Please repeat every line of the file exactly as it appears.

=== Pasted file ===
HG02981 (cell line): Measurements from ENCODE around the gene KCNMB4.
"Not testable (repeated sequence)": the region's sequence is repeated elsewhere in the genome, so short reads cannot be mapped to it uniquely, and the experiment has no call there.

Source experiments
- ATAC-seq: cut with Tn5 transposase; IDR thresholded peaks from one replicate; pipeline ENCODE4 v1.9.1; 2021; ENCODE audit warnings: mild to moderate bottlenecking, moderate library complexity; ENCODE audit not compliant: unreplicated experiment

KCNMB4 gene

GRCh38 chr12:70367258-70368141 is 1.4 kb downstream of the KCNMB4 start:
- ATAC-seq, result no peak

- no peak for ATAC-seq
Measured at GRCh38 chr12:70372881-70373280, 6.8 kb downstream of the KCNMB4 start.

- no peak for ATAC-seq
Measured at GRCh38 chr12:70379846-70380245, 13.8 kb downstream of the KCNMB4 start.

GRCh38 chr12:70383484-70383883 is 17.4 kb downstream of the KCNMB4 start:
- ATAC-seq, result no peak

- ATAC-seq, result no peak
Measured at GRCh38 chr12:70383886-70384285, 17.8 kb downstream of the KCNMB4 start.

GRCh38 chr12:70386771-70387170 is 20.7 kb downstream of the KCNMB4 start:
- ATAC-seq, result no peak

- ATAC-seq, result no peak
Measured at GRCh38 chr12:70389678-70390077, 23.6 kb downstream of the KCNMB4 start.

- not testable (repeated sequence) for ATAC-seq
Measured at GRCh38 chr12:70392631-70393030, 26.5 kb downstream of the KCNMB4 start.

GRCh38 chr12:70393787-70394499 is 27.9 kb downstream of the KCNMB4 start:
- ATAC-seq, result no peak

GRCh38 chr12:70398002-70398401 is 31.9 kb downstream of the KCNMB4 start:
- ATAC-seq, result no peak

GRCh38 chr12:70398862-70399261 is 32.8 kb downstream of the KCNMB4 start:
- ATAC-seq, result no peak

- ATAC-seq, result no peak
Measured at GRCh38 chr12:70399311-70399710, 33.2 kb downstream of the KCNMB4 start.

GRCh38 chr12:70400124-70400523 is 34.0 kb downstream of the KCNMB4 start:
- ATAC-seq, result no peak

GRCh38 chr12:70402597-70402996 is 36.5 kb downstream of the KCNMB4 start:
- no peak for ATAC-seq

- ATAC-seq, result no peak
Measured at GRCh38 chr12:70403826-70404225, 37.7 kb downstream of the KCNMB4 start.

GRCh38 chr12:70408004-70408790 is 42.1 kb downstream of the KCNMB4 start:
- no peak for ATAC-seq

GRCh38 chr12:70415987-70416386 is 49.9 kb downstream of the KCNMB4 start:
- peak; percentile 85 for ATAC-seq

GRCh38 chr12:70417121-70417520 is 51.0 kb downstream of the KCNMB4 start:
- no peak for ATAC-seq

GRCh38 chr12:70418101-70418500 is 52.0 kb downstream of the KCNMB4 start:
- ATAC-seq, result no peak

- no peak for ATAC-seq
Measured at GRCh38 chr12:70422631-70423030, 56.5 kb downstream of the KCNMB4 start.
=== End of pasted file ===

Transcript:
HG02981 (cell line): Measurements from ENCODE around the gene KCNMB4.
"Not testable (repeated sequence)": the region's sequence is repeated elsewhere in the genome, so short reads cannot be mapped to it uniquely, and the experiment has no call there.

Source experiments
- ATAC-seq: cut with Tn5 transposase; IDR thresholded peaks from one replicate; pipeline ENCODE4 v1.9.1; 2021; ENCODE audit warnings: mild to moderate bottlenecking, moderate library complexity; ENCODE audit not compliant: unreplicated experiment

KCNMB4 gene

GRCh38 chr12:70367258-70368141 is 1.4 kb downstream of the KCNMB4 start:
- ATAC-seq, result no peak

- no peak for ATAC-seq
Measured at GRCh38 chr12:70372881-70373280, 6.8 kb downstream of the KCNMB4 start.

- no peak for ATAC-seq
Measured at GRCh38 chr12:70379846-70380245, 13.8 kb downstream of the KCNMB4 start.

GRCh38 chr12:70383484-70383883 is 17.4 kb downstream of the KCNMB4 start:
- ATAC-seq, result no peak

- ATAC-seq, result no peak
Measured at GRCh38 chr12:70383886-70384285, 17.8 kb downstream of the KCNMB4 start.

GRCh38 chr12:70386771-70387170 is 20.7 kb downstream of the KCNMB4 start:
- ATAC-seq, result no peak

- ATAC-seq, result no peak
Measured at GRCh38 chr12:70389678-70390077, 23.6 kb downstream of the KCNMB4 start.

- not testable (repeated sequence) for ATAC-seq
Measured at GRCh38 chr12:70392631-70393030, 26.5 kb downstream of the KCNMB4 start.

GRCh38 chr12:70393787-70394499 is 27.9 kb downstream of the KCNMB4 start:
- ATAC-seq, result no peak

GRCh38 chr12:70398002-70398401 is 31.9 kb downstream of the KCNMB4 start:
- ATAC-seq, result no peak

GRCh38 chr12:70398862-70399261 is 32.8 kb downstream of the KCNMB4 start:
- ATAC-seq, result no peak

- ATAC-seq, result no peak
Measured at GRCh38 chr12:70399311-70399710, 33.2 kb downstream of the KCNMB4 start.

GRCh38 chr12:70400124-70400523 is 34.0 kb downstream of the KCNMB4 start:
- ATAC-seq, result no peak

GRCh38 chr12:70402597-70402996 is 36.5 kb downstream of the KCNMB4 start:
- no peak for ATAC-seq

- ATAC-seq, result no peak
Measured at GRCh38 chr12:70403826-70404225, 37.7 kb downstream of the KCNMB4 start.

GRCh38 chr12:70408004-70408790 is 42.1 kb downstream of the KCNMB4 start:
- no peak for ATAC-seq

GRCh38 chr12:70415987-70416386 is 49.9 kb downstream of the KCNMB4 start:
- peak; percentile 85 for ATAC-seq

GRCh38 chr12:70417121-70417520 is 51.0 kb downstream of the KCNMB4 start:
- no peak for ATAC-seq

GRCh38 chr12:70418101-70418500 is 52.0 kb downstream of the KCNMB4 start:
- ATAC-seq, result no peak

- no peak for ATAC-seq
Measured at GRCh38 chr12:70422631-70423030, 56.5 kb downstream of the KCNMB4 start.